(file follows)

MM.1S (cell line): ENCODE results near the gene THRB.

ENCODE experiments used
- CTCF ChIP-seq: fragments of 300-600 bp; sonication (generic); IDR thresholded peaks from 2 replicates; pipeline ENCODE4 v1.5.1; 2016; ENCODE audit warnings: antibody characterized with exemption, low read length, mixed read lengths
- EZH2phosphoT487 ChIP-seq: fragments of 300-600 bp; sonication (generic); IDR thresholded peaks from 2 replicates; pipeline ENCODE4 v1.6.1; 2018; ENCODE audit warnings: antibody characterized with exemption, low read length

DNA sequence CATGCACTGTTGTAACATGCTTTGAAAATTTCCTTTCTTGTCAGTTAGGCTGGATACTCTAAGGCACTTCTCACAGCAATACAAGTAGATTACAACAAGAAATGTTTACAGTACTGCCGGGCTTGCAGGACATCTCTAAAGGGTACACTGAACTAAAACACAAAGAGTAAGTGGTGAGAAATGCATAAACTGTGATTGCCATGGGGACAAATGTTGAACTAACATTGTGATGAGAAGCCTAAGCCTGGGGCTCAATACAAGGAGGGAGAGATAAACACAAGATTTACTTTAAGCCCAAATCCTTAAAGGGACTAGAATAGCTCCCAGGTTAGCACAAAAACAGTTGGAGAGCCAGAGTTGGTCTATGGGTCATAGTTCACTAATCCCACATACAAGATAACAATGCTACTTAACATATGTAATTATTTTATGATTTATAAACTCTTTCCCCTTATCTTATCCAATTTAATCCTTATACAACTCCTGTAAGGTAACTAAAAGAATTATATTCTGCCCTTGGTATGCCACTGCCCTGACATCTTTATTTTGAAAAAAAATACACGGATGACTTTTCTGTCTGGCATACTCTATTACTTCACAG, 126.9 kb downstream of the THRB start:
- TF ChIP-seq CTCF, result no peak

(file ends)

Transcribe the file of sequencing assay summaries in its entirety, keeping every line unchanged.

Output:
MM.1S (cell line): ENCODE results near the gene THRB.

ENCODE experiments used
- CTCF ChIP-seq: fragments of 300-600 bp; sonication (generic); IDR thresholded peaks from 2 replicates; pipeline ENCODE4 v1.5.1; 2016; ENCODE audit warnings: antibody characterized with exemption, low read length, mixed read lengths
- EZH2phosphoT487 ChIP-seq: fragments of 300-600 bp; sonication (generic); IDR thresholded peaks from 2 replicates; pipeline ENCODE4 v1.6.1; 2018; ENCODE audit warnings: antibody characterized with exemption, low read length

DNA sequence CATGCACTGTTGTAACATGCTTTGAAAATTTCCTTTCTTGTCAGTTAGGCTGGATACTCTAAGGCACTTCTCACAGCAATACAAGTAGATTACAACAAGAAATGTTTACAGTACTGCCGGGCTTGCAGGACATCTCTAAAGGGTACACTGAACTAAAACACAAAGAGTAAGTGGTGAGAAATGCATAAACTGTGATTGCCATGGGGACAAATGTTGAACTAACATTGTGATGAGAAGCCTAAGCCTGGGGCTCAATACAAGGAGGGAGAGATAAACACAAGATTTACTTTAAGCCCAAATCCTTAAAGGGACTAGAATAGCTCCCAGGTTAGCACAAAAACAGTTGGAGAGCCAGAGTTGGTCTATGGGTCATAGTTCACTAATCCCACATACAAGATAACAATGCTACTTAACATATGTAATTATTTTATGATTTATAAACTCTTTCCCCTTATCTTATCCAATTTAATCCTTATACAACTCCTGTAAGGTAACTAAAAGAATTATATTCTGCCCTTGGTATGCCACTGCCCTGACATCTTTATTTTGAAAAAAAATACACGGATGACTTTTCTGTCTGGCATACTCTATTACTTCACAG, 126.9 kb downstream of the THRB start:
- TF ChIP-seq CTCF, result no peak